“My view is that SVoD is going to become a space for the super-niche."
“But marketing will be the number-one challenge – getting it out there successfully and efficiently, given that rival services, such as Netflix and Amazon, have put a lot of money into advertising.”
In an interview at BBC Showcase last month, BBC World director of scripted content Liam Keelan stressed that BritBox is, indeed, a different proposition to Netflix. At the same time, he outlined his aim of continuing to work with the market leader. “There’s a definite appetite for this kind of service – for shows that aren’t on those other platforms. But I would not compare it to Netflix – it’s different to that,” he said.
Meanwhile, some observers contacted by Television, including Brits living in the US, question whether the soaps will be of interest to anyone beyond the ex-pat community – and whether that’s a big enough niche to support the service.
Robinson Hogan offers a supportive view. She believes that American viewers are increasingly interested in the grittier or more realistic British drama series. Happy Valley on Netflix is a notable example, she says: “Many dramas here, particularly the soaps, are full of perfect-looking people with lots of money. The British soaps are much more relatable.”
What makes the corporation so certain that this service will succeed, when, in June 2015, it scrapped the global version of its iPlayer service? One executive close to the business suggests that its failure was largely down to a lack of investment.
Reports at the time also suggested that the service could not be rolled out in the US because pay-TV operators were threatening to drop the BBC America channel. They feared that, if the app were launched locally, it would cost them viewers.
This new push into the US, and the confidence that comes with it, might partly be explained by the success of another subscription streaming service, Acorn TV. Described by the New York Times as “a perfect streaming service for the Anglophile in your life”, Acorn TV was spun out of a DVD business and began stocking exclusive content. The first such show was the US premiere of Doc Martin, series 6, in 2013.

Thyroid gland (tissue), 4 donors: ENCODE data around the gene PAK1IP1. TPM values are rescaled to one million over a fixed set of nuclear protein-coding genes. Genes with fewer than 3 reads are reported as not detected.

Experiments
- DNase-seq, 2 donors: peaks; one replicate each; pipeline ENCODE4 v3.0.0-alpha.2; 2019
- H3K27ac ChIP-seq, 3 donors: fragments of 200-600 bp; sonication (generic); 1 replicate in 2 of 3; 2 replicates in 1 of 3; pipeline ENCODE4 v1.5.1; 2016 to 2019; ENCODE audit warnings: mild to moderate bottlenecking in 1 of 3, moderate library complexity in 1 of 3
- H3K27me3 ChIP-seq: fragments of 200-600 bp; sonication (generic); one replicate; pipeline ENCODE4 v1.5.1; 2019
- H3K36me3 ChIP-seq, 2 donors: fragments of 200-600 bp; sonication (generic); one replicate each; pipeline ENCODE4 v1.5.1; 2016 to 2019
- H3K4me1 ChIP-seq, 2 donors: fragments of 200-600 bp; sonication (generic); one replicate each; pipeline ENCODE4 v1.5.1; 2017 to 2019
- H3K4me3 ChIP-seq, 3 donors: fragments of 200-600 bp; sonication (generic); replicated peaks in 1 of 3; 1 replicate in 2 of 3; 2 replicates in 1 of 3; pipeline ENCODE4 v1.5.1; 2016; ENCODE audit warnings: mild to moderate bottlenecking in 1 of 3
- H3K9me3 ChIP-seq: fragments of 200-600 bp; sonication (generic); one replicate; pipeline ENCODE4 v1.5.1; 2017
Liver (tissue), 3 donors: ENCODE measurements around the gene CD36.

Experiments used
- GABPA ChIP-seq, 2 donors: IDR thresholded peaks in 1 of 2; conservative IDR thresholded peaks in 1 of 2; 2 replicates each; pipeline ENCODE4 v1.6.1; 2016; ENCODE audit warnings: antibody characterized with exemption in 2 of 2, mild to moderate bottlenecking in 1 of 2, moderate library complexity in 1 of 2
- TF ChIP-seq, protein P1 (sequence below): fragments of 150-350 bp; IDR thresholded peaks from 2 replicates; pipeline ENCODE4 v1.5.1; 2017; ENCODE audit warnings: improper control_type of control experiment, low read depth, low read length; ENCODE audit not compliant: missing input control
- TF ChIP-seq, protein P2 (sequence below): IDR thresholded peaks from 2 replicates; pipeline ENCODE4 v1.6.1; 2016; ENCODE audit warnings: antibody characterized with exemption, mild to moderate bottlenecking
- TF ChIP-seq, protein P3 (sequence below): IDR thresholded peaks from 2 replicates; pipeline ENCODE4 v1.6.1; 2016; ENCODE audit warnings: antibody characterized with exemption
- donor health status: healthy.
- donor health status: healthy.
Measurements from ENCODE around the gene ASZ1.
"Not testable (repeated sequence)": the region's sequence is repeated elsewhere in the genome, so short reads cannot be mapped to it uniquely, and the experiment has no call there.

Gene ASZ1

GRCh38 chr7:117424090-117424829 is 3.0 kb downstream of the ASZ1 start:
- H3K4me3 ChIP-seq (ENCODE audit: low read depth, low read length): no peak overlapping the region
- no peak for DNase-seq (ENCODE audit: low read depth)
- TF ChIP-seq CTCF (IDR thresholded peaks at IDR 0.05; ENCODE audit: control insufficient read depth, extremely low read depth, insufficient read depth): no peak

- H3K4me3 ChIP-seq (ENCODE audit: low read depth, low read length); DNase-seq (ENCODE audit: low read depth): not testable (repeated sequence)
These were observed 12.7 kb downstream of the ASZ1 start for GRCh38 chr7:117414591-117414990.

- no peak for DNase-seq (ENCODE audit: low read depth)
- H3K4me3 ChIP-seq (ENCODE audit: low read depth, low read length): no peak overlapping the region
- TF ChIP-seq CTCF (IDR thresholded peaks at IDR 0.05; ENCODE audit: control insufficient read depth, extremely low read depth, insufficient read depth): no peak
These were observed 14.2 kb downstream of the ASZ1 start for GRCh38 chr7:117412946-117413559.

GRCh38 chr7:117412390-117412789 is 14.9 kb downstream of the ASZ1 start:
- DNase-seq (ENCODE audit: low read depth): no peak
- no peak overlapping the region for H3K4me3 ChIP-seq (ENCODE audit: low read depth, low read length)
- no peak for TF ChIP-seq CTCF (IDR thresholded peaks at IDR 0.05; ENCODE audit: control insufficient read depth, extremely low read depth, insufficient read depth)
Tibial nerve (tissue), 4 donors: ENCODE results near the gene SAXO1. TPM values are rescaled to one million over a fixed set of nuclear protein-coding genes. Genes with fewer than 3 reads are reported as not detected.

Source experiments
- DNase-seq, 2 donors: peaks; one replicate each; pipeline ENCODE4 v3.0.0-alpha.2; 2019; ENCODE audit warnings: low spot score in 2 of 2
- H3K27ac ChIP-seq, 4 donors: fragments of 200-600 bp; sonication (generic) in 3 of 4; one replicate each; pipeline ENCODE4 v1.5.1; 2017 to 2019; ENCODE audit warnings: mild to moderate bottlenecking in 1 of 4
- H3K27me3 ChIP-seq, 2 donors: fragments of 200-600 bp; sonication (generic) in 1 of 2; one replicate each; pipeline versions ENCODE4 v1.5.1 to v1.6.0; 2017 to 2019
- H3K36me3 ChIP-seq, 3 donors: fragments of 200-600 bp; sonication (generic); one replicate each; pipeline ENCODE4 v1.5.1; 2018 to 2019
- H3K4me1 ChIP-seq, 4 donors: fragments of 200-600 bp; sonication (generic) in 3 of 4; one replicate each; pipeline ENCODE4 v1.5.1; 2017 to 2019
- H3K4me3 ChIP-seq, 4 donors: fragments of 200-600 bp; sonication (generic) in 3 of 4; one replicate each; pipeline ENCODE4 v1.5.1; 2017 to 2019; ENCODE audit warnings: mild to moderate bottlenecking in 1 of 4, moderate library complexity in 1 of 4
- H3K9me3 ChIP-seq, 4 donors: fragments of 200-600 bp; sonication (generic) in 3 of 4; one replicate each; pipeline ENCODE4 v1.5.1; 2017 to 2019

As of the end of 2016, it had 430,000 subscribers, each paying $4.99 per month. Going forward, however, it could find that Soumya Sriraman, president of BBC Worldwide North America, and her counterparts at ITV, are less willing to strike such deals as they expand on their own offerings.
Rod Henwood, former CEO of Banijay UK, who was involved in the BBC’s Project Kangaroo (the online service scuppered by regulators) and launched 4oD (now All 4), believes that, while BritBox is not without its risks, it has a good chance of succeeding.
“My view is that SVoD is going to become a space for the super-niche, with content propositions that are clearly defined and targeted at an upmarket audience. It is comparable to multichannel, where you focus on the passionate interests of a defined group,” he argues. “BritBox has access to content assets and, with AMC able to provide cross-commercial leverage in the US, it’s got a chance of success.”
Long-term success in the US, and globally, will, as always, be all about the content. Harrington says: “If anything, the pop-cultural impact that Downton had in the States would have been a driving factor behind the realisation that there could be something to this idea. The fact that it’s not on the service, and nor are any of its comparable contemporaries, will, initially, be a stumbling block.
“That being said, I doubt that the initial library is reflective of how the BBC and ITV foresee the future of the service. The SVoD market is worth around $8bn in the US, Britbox gives them an [eventually worldwide] platform for their content. This should, at the very least, increase their leverage when it comes to content licensing negotiations.”